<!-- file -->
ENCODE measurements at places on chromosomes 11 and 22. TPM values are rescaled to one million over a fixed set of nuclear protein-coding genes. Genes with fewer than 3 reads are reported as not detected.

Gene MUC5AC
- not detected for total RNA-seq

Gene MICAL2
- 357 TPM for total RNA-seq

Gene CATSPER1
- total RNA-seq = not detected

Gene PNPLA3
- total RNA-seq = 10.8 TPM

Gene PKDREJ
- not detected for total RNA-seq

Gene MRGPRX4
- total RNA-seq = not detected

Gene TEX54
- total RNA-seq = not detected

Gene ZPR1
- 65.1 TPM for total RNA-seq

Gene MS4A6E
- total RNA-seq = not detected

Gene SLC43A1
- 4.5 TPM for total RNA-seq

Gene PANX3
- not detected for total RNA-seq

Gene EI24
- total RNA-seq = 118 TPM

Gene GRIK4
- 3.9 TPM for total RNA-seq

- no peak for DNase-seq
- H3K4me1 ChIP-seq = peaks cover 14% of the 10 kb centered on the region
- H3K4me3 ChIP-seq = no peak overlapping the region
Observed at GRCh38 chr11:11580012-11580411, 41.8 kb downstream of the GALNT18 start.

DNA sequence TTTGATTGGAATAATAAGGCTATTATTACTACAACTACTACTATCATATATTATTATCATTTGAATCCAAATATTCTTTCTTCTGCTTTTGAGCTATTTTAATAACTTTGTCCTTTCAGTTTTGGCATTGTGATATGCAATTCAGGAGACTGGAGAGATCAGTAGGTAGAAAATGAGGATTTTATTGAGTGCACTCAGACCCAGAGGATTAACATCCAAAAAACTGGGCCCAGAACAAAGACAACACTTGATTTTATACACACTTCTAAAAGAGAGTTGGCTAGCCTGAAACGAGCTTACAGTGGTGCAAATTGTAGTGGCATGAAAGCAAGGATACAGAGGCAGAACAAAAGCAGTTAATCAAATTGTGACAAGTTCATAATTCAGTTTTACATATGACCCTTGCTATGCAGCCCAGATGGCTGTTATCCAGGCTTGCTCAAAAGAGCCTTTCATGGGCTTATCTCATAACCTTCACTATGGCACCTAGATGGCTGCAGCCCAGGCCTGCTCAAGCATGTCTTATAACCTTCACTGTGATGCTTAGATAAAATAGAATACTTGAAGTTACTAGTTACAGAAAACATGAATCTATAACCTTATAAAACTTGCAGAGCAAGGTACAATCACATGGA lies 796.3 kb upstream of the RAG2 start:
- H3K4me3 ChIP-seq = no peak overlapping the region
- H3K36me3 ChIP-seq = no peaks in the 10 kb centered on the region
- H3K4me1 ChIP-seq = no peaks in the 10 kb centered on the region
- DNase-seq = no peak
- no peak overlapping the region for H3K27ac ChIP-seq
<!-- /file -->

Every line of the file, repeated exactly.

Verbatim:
ENCODE measurements at places on chromosomes 11 and 22. TPM values are rescaled to one million over a fixed set of nuclear protein-coding genes. Genes with fewer than 3 reads are reported as not detected.

Gene MUC5AC
- not detected for total RNA-seq

Gene MICAL2
- 357 TPM for total RNA-seq

Gene CATSPER1
- total RNA-seq = not detected

Gene PNPLA3
- total RNA-seq = 10.8 TPM

Gene PKDREJ
- not detected for total RNA-seq

Gene MRGPRX4
- total RNA-seq = not detected

Gene TEX54
- total RNA-seq = not detected

Gene ZPR1
- 65.1 TPM for total RNA-seq

Gene MS4A6E
- total RNA-seq = not detected

Gene SLC43A1
- 4.5 TPM for total RNA-seq

Gene PANX3
- not detected for total RNA-seq

Gene EI24
- total RNA-seq = 118 TPM

Gene GRIK4
- 3.9 TPM for total RNA-seq

- no peak for DNase-seq
- H3K4me1 ChIP-seq = peaks cover 14% of the 10 kb centered on the region
- H3K4me3 ChIP-seq = no peak overlapping the region
Observed at GRCh38 chr11:11580012-11580411, 41.8 kb downstream of the GALNT18 start.

DNA sequence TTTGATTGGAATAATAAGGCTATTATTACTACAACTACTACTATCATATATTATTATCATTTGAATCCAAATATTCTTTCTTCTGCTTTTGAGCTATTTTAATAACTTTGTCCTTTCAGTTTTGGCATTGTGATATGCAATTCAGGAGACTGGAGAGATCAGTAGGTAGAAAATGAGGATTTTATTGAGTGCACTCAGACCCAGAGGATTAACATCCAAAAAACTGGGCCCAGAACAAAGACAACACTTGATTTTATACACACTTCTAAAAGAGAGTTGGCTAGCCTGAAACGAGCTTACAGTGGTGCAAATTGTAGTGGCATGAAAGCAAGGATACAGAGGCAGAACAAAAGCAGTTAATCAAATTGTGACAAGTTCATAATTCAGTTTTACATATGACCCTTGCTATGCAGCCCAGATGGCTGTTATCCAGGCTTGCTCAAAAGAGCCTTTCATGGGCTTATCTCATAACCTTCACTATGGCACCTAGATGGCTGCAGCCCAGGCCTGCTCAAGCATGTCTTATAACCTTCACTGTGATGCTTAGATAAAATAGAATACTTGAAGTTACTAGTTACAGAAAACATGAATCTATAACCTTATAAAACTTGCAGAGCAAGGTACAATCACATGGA lies 796.3 kb upstream of the RAG2 start:
- H3K4me3 ChIP-seq = no peak overlapping the region
- H3K36me3 ChIP-seq = no peaks in the 10 kb centered on the region
- H3K4me1 ChIP-seq = no peaks in the 10 kb centered on the region
- DNase-seq = no peak
- no peak overlapping the region for H3K27ac ChIP-seq